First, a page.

Sarah doesn’t remember the last time she brought her mum out to celebrate Mother’s Day.
While restaurants will be packed with families tonight paying tribute to the most important woman in their lives, a low-key affair at home would be the best thing that Sarah can hope for.
Her mother is diagnosed with agoraphobia, an anxiety disorder which entails a fear of crowded places. She spends most of the time holed up at home alone, and often drugged up on medication that she also takes for depression and bipolar disorder.
At best, her sleepy state causes her to do things slowly. At worst, a simple conversation descends into emotionally charged chaos.
So dinner at a fancy restaurant is certainly out of the question. There also won’t be any posts on Sarah’s social media to commemorate the occasion.
The reason why she doesn’t talk about Mother’s Day like most people do is that there’s really no need to.
“For me, Mother’s Day is just a culmination of the year’s work that I’ve put into looking after my mum. Every week requires effort,” Sarah says.
But Sarah, who is 26, has had to live with her mum’s condition for nearly two decades. Throughout all the important stages in her life, whether it was puberty or taking the all-important PSLE, O and A Levels, she’s never received the nurturing guidance that a daughter needs from her mother.
Rather, her childhood is littered with memories of struggling to cope with her mum’s emotional outbursts.
“I was too young to understand what was wrong with my mum. She was crying a lot, and because she was a single parent and I was the only child, I was forced to mature very quickly to be her emotional support,” Sarah tells me.
“It’s hard when you’re trying to grow up, but your mum wants somebody to throw her emotions at and you have to buck up. At times, I also felt it was unfair for her to say things like ‘I need you more than you need me’.”
Majority of mothers who suffer from mental health issues also do not realise that their conditions have an impact on their children, adds Evonne Lek, director of Reconnect Child and Family Therapy. For instance, if they are feeling depressed, they may in fact think that they are behaving normally.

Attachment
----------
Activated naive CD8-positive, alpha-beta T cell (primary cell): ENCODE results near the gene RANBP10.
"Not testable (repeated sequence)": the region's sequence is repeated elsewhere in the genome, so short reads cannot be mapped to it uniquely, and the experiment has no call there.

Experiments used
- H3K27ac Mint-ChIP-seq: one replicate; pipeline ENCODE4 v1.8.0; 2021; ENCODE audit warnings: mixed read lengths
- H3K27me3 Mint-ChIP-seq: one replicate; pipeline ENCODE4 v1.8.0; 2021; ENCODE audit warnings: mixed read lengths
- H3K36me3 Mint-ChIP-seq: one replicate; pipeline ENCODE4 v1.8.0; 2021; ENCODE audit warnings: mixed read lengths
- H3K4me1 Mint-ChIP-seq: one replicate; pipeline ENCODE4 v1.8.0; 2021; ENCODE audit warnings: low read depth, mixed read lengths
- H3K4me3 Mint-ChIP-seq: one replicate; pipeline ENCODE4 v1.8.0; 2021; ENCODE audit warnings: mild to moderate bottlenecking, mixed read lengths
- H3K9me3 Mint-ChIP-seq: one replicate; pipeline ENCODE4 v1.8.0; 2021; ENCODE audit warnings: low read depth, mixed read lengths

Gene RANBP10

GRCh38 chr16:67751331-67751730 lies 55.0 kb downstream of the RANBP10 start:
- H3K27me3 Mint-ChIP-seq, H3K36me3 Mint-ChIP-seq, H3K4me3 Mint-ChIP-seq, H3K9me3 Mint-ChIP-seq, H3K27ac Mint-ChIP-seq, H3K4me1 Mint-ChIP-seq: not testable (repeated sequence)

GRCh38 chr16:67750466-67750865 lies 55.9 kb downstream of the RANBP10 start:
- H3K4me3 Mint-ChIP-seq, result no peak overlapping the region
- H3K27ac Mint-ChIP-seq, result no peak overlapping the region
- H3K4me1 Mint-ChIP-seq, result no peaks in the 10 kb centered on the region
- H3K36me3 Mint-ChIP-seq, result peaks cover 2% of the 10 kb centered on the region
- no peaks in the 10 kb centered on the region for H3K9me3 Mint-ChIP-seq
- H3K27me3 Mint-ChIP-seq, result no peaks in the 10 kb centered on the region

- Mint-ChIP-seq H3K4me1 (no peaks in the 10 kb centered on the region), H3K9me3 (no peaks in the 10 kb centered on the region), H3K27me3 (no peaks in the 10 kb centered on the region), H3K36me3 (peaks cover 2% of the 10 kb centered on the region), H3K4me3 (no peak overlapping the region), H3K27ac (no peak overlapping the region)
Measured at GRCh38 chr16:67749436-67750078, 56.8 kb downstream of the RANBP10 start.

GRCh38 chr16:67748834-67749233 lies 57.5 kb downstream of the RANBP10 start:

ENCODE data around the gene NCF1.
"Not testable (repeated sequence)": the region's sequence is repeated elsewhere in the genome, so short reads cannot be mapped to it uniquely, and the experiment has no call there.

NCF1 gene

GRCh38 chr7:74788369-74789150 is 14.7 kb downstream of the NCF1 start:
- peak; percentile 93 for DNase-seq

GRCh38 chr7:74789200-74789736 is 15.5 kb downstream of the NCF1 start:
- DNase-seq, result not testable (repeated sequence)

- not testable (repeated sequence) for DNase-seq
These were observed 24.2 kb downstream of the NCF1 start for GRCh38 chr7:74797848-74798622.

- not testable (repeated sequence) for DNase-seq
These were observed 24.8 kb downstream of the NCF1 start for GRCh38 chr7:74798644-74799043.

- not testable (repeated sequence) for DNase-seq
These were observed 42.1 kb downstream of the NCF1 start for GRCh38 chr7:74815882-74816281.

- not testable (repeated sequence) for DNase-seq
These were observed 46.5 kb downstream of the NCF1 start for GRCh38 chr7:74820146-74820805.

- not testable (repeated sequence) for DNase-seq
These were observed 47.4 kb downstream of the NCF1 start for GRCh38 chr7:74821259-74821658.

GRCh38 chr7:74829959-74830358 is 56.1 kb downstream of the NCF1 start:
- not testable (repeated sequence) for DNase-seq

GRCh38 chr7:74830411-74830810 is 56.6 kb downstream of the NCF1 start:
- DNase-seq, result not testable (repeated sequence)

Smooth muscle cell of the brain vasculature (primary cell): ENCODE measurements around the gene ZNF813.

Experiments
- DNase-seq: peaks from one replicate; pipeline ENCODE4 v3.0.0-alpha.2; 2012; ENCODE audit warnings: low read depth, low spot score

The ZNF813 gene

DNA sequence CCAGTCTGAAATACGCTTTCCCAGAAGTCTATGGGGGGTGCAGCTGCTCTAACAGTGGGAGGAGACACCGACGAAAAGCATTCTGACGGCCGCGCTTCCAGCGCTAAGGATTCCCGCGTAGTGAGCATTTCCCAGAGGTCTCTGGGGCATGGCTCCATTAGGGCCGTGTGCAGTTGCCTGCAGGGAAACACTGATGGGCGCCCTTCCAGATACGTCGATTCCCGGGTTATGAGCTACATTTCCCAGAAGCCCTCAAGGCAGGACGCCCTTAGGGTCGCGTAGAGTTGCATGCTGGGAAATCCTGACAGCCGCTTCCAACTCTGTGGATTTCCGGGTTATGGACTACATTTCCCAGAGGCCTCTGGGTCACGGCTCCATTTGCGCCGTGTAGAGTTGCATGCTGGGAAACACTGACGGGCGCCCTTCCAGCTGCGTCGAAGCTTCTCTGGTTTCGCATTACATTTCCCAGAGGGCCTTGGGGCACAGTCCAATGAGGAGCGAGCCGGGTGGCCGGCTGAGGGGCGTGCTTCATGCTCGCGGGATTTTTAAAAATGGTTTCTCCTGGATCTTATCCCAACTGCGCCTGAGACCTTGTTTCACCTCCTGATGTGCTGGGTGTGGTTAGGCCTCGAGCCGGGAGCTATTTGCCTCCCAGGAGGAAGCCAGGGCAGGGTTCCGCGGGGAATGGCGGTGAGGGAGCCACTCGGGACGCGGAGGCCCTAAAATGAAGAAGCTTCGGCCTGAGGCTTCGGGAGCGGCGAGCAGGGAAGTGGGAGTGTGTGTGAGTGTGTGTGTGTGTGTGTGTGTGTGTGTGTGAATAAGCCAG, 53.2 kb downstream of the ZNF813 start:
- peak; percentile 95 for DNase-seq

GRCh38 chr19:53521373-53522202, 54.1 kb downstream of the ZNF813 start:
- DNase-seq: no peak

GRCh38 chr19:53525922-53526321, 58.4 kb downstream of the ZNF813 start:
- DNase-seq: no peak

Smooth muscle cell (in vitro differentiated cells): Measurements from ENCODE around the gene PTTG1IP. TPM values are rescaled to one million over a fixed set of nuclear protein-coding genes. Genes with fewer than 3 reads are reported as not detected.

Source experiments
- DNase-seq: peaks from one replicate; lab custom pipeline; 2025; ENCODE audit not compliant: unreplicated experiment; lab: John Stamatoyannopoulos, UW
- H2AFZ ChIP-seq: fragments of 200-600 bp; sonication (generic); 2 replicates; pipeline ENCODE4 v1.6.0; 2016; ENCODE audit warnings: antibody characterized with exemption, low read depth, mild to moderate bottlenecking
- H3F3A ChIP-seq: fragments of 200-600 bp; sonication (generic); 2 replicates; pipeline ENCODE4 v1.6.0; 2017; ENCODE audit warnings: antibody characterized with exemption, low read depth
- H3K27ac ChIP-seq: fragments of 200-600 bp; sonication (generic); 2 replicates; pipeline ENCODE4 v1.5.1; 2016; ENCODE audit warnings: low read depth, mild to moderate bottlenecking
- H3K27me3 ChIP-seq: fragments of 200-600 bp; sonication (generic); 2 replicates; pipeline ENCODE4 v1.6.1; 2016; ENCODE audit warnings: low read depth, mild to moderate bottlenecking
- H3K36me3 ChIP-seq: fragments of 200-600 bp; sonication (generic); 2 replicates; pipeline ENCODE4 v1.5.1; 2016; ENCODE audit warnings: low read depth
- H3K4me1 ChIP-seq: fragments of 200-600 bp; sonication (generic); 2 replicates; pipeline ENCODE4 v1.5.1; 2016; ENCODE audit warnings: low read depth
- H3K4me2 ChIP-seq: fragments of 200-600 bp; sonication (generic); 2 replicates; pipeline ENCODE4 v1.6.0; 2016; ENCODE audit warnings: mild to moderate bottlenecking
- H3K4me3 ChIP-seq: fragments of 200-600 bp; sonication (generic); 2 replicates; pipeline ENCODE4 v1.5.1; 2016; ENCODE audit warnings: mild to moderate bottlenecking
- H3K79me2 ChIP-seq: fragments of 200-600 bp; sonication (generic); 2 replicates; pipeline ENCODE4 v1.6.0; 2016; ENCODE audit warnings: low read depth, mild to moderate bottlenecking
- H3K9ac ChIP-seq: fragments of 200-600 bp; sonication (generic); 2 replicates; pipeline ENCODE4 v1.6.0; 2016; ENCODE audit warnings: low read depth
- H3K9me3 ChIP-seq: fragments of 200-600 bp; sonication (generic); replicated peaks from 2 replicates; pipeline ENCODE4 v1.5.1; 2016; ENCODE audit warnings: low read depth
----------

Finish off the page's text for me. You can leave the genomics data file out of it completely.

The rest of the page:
Sarah recalls an incident a long time ago that made her realise that she had to be sensitive to her mum’s condition when speaking to her.
Unhappy about the hairdo she had gotten for a family photoshoot, Sarah decided to undo it in the toilet, only to end up making it worse. Her mum was so furious that her money had been wasted, she flew into a rage and brandished a pair of scissors in front of her threatening to cut off all her hair.
“I was terrified and didn’t know what to do, especially with the scissors pointing in my face. As a kid, you don’t really understand the concept about money yet. But looking back, I can completely understand why Mum reacted that way because we were going through tough times financially.”
Extreme mood swings are a common symptom of an underlying mental or emotional condition, Swanie points out. One warning sign is when a parent seems to fluctuate between happy and sad feelings, and lashes out angrily for no reason.
She advises families to openly talk about it and be understanding to the parent who is struggling:
“Let them know that you are noticing these changes, and that you would like to know a little more about them. This communicates concern to them that you are not jumping to conclusions and you want to understand.”
Like Sarah, my mum’s condition has been a significant part of my life. But she hasn’t been clinically diagnosed, which makes broaching the topic at home even more arduous. At times, she seems to avoid facing the reality of her condition.
She is obsessed with cleanliness, and no one in the family is allowed to touch her belongings – not even to take Panadol from her drawer – because she doesn’t want our ‘filthy hands’ contaminating them.